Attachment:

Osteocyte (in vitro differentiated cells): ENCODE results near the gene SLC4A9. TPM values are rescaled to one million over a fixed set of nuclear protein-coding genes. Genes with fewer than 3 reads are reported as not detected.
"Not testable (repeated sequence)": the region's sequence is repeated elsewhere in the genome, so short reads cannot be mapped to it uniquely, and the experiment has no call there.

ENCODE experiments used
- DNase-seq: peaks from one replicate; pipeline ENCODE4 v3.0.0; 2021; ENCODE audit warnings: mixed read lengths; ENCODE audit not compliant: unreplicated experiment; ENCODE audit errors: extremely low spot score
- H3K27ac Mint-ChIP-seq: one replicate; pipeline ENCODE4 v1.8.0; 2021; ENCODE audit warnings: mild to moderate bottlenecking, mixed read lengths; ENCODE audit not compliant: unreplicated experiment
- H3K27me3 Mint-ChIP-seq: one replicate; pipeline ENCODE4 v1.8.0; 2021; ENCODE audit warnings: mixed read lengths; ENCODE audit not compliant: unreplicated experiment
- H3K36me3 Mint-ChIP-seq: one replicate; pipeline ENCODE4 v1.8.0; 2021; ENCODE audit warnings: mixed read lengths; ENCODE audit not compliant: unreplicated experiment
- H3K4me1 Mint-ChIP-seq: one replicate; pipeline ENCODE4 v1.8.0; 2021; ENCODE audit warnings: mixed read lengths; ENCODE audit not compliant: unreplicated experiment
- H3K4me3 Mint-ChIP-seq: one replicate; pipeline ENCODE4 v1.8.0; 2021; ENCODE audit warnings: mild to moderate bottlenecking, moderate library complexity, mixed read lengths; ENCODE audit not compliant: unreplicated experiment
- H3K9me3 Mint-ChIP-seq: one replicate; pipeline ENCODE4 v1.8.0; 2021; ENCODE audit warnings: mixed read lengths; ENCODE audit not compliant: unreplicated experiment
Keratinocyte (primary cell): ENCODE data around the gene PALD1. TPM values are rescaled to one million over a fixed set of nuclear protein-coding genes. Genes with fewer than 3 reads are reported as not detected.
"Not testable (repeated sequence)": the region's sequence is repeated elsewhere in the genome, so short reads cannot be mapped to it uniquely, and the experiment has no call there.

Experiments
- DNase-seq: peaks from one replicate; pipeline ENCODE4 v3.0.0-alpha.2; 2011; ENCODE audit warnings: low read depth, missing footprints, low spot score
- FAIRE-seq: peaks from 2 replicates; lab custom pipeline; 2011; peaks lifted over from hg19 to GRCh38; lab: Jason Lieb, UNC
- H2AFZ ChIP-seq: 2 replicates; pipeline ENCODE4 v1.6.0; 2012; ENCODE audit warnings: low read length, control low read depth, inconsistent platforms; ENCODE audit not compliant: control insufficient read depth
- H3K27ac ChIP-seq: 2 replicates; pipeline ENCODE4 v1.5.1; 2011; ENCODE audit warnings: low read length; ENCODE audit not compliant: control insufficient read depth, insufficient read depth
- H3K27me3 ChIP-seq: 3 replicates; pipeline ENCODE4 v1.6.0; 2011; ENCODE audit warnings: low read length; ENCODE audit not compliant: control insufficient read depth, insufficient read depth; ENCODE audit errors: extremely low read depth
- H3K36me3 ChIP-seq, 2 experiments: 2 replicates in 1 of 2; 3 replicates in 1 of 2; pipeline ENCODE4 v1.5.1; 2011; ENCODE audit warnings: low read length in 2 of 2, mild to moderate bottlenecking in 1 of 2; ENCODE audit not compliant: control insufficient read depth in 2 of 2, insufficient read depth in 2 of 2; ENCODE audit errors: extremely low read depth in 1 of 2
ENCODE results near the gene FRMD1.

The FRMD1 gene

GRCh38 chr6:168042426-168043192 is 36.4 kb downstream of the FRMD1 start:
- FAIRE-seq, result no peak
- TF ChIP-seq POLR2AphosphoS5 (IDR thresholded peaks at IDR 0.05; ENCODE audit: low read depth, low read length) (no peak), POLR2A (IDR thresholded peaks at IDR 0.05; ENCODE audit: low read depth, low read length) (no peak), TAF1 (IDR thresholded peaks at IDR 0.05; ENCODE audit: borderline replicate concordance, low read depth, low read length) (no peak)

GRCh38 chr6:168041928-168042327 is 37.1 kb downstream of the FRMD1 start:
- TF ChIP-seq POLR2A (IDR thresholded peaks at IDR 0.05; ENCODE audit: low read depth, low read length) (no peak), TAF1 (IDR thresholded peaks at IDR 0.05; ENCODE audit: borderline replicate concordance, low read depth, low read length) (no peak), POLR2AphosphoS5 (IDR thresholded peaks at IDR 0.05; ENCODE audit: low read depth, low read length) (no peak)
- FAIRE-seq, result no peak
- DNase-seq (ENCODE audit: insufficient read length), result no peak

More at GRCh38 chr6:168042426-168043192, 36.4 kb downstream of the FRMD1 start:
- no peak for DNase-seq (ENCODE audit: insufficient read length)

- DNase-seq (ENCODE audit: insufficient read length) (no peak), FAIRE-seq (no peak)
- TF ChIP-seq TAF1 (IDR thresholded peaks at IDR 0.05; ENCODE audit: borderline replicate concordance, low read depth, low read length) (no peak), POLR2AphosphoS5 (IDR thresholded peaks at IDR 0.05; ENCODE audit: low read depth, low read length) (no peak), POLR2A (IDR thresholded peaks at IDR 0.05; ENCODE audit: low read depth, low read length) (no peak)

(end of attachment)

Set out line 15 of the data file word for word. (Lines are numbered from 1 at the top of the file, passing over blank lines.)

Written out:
- FAIRE-seq: peaks from 2 replicates; lab custom pipeline; 2011; peaks lifted over from hg19 to GRCh38; lab: Jason Lieb, UNC